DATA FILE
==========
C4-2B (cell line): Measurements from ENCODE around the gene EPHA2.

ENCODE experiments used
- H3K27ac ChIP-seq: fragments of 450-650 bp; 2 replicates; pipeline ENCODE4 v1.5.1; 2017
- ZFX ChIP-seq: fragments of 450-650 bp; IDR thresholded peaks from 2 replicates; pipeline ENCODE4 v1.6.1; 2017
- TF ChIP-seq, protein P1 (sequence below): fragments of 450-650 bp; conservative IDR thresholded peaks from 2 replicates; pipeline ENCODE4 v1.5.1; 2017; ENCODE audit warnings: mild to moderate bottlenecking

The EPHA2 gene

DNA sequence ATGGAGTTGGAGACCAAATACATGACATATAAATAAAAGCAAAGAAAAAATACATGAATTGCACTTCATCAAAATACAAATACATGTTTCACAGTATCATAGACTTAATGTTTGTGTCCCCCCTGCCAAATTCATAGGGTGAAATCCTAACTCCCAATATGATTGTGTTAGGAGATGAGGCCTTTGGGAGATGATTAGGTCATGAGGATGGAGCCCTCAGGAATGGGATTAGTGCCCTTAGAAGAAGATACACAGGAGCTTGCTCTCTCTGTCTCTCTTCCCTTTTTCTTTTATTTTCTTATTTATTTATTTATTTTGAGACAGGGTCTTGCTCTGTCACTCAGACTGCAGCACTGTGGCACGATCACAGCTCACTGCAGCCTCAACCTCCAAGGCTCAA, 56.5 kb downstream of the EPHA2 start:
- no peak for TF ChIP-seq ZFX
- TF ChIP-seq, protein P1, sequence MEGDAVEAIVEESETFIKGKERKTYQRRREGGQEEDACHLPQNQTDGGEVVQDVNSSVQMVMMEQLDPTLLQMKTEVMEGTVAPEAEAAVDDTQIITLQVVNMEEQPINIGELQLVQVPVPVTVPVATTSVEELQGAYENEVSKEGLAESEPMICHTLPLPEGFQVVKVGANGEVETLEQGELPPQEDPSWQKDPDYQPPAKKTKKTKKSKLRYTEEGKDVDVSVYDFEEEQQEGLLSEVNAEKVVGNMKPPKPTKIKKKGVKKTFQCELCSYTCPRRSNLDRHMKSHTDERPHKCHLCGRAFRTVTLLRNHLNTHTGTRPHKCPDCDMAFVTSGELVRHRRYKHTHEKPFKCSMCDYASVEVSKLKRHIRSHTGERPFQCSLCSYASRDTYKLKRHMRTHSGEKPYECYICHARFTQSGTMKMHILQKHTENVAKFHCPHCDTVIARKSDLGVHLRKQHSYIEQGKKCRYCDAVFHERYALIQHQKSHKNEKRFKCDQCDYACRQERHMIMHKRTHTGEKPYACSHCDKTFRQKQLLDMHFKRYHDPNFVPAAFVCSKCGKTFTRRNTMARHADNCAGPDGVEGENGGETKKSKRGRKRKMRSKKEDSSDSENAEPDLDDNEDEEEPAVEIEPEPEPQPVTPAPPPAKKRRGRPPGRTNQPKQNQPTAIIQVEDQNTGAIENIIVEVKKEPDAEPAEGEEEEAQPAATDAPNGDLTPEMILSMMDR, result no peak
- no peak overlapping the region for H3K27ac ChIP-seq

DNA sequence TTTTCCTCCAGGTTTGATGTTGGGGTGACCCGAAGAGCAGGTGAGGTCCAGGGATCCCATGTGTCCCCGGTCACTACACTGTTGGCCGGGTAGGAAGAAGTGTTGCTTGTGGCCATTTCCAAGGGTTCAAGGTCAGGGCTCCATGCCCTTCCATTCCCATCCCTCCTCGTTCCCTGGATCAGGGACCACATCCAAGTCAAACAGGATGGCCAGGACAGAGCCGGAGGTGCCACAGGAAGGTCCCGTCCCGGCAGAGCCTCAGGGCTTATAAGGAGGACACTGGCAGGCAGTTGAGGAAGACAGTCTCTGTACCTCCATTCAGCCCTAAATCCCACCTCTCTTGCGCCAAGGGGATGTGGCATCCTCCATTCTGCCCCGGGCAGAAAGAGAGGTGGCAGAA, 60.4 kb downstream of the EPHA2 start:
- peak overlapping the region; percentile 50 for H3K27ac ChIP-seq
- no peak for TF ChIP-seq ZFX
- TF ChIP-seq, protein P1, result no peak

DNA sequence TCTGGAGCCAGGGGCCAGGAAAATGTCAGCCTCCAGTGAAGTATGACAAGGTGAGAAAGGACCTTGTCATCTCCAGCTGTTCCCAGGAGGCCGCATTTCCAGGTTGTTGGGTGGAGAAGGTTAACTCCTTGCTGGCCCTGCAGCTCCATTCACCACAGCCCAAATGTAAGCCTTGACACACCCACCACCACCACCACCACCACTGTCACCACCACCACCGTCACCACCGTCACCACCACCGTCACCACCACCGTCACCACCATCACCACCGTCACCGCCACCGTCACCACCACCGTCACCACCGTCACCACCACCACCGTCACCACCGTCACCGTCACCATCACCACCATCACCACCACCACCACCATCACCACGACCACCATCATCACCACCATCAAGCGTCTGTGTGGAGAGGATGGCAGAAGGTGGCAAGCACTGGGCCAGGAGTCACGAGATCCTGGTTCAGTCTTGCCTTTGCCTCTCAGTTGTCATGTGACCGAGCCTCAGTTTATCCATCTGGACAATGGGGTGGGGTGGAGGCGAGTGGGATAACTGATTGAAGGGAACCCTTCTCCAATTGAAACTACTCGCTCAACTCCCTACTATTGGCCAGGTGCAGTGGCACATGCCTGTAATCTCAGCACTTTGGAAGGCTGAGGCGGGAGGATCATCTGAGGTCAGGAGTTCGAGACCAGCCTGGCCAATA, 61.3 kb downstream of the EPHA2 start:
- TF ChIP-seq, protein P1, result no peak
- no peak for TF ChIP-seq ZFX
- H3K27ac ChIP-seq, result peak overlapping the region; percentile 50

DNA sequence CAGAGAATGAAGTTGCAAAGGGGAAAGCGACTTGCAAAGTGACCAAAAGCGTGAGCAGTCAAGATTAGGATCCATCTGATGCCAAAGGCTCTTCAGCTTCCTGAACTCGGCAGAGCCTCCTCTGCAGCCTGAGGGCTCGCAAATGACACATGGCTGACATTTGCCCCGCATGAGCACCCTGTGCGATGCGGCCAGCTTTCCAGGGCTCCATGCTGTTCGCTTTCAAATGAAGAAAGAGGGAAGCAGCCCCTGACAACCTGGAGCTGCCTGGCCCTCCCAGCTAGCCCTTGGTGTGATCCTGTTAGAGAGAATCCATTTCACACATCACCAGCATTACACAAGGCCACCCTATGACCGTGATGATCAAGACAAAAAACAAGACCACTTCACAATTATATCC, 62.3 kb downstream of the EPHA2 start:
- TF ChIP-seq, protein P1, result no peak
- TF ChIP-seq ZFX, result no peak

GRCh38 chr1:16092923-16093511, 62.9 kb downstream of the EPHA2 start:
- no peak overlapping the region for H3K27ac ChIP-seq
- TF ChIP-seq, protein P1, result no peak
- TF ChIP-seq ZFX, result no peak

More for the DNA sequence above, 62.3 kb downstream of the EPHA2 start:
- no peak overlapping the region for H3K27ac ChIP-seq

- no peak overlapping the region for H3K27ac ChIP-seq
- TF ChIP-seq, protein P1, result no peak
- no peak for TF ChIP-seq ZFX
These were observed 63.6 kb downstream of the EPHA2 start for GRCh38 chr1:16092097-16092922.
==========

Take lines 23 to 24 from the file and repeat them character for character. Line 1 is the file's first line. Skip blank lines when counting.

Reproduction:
- no peak overlapping the region for H3K27ac ChIP-seq
- TF ChIP-seq, protein P1, result no peak